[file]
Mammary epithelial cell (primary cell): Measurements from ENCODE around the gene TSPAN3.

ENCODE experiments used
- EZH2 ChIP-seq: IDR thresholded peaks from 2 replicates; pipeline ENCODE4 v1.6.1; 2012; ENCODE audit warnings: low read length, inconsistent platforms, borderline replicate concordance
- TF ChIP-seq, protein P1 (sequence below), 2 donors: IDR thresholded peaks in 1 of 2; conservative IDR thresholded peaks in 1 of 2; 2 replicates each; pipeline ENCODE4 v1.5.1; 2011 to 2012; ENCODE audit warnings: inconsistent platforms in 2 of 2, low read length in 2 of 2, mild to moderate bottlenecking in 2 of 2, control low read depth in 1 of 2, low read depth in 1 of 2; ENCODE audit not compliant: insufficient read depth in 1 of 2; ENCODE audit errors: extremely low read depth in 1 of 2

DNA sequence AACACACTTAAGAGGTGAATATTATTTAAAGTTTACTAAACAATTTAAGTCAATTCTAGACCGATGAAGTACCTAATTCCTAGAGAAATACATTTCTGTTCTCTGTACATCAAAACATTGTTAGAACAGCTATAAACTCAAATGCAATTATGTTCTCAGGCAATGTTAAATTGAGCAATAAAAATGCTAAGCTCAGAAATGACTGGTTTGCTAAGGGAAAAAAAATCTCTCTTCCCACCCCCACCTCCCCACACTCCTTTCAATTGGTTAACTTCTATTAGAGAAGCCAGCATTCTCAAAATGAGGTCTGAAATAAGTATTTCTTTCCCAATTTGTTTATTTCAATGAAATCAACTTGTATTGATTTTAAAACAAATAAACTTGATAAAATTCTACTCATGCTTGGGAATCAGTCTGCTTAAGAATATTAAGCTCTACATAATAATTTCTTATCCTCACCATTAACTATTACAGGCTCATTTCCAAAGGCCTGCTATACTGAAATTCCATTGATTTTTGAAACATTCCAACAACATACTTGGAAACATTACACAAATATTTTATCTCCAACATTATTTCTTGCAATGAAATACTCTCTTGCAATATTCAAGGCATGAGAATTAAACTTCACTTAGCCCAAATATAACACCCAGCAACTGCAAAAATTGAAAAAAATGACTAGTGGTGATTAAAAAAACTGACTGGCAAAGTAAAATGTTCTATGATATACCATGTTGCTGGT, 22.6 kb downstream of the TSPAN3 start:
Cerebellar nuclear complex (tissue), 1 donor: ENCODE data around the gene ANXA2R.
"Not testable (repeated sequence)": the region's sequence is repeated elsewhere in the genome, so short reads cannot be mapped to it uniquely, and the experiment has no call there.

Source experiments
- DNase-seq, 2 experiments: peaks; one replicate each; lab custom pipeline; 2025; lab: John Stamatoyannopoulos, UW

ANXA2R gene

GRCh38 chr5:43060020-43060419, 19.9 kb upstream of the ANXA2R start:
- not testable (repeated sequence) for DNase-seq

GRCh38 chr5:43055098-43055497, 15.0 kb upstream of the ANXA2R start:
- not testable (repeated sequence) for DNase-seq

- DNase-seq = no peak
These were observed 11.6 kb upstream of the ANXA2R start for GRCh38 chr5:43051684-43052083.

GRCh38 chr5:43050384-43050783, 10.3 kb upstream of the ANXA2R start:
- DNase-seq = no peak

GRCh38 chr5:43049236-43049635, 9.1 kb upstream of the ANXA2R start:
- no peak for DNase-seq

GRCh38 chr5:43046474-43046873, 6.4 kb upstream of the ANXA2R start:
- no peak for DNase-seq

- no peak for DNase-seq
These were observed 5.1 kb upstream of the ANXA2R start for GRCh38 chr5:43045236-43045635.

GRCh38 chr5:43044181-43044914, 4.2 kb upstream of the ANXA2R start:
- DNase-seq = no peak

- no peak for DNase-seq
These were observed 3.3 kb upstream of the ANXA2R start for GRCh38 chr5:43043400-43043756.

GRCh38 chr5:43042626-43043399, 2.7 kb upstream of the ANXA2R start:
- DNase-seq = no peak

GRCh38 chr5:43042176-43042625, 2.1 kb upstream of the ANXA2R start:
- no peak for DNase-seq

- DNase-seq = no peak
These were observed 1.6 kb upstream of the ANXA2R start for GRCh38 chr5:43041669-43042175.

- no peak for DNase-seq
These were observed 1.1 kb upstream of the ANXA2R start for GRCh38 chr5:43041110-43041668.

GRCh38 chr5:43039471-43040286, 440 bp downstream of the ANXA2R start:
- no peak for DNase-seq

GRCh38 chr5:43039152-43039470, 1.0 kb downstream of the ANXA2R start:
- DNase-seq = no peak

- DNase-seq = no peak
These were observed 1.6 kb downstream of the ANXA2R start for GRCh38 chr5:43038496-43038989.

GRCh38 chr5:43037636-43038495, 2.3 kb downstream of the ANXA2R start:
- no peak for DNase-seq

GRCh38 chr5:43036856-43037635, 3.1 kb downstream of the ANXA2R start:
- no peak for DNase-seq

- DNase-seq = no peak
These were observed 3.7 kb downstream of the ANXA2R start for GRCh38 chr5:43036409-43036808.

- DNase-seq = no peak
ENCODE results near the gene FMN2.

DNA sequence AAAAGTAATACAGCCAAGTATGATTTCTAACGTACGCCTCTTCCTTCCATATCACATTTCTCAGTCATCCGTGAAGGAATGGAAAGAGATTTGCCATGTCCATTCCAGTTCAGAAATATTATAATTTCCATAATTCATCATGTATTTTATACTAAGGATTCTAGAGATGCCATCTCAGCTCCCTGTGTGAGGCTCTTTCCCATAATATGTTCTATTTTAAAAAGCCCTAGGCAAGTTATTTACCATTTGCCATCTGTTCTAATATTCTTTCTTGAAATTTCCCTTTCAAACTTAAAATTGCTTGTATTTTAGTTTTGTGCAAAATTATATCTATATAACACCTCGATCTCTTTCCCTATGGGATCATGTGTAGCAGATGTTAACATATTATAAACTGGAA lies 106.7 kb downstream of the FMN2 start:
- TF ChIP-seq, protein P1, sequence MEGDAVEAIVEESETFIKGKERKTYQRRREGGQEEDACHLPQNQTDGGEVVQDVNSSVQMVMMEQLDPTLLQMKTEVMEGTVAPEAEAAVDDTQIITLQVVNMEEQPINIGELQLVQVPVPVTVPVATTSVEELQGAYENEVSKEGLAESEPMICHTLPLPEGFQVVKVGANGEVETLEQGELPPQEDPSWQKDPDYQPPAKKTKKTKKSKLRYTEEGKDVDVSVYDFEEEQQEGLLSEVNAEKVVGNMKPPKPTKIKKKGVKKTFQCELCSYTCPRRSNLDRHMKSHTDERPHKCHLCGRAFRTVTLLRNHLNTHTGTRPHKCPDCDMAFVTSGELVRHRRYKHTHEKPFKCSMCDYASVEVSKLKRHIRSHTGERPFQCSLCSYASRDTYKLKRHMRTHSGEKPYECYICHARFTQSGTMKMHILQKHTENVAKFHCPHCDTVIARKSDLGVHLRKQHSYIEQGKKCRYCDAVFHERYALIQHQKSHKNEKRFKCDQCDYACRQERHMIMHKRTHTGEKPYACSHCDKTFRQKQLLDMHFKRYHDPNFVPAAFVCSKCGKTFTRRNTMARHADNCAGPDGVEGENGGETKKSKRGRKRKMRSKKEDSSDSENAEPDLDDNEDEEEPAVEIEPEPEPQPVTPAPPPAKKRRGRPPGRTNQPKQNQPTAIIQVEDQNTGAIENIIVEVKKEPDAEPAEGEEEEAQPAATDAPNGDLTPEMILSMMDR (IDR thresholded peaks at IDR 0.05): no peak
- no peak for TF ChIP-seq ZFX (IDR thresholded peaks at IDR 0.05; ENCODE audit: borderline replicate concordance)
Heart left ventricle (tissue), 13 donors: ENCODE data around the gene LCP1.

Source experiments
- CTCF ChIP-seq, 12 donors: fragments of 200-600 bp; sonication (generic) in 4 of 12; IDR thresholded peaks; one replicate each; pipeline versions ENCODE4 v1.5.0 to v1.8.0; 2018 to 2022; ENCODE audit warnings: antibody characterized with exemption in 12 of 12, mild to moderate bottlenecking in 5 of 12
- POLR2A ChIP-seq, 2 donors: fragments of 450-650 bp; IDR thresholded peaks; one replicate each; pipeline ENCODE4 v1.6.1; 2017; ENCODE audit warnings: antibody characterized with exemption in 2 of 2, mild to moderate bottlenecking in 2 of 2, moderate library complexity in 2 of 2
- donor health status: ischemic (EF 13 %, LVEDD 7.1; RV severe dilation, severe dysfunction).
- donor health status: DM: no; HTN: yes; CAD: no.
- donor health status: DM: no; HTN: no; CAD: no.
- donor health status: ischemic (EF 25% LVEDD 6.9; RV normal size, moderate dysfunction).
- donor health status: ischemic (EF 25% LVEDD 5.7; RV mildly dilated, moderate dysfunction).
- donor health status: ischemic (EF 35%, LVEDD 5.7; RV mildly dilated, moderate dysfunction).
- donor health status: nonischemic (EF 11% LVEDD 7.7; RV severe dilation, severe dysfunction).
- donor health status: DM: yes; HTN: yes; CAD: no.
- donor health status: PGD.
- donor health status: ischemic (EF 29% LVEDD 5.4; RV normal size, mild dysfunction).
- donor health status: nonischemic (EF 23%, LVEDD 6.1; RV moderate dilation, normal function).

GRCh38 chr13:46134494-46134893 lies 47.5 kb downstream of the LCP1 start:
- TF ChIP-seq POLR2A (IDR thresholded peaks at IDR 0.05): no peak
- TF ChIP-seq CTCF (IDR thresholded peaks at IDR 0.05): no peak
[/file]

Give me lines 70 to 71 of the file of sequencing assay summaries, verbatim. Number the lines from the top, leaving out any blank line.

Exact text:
- TF ChIP-seq POLR2A (IDR thresholded peaks at IDR 0.05): no peak
- TF ChIP-seq CTCF (IDR thresholded peaks at IDR 0.05): no peak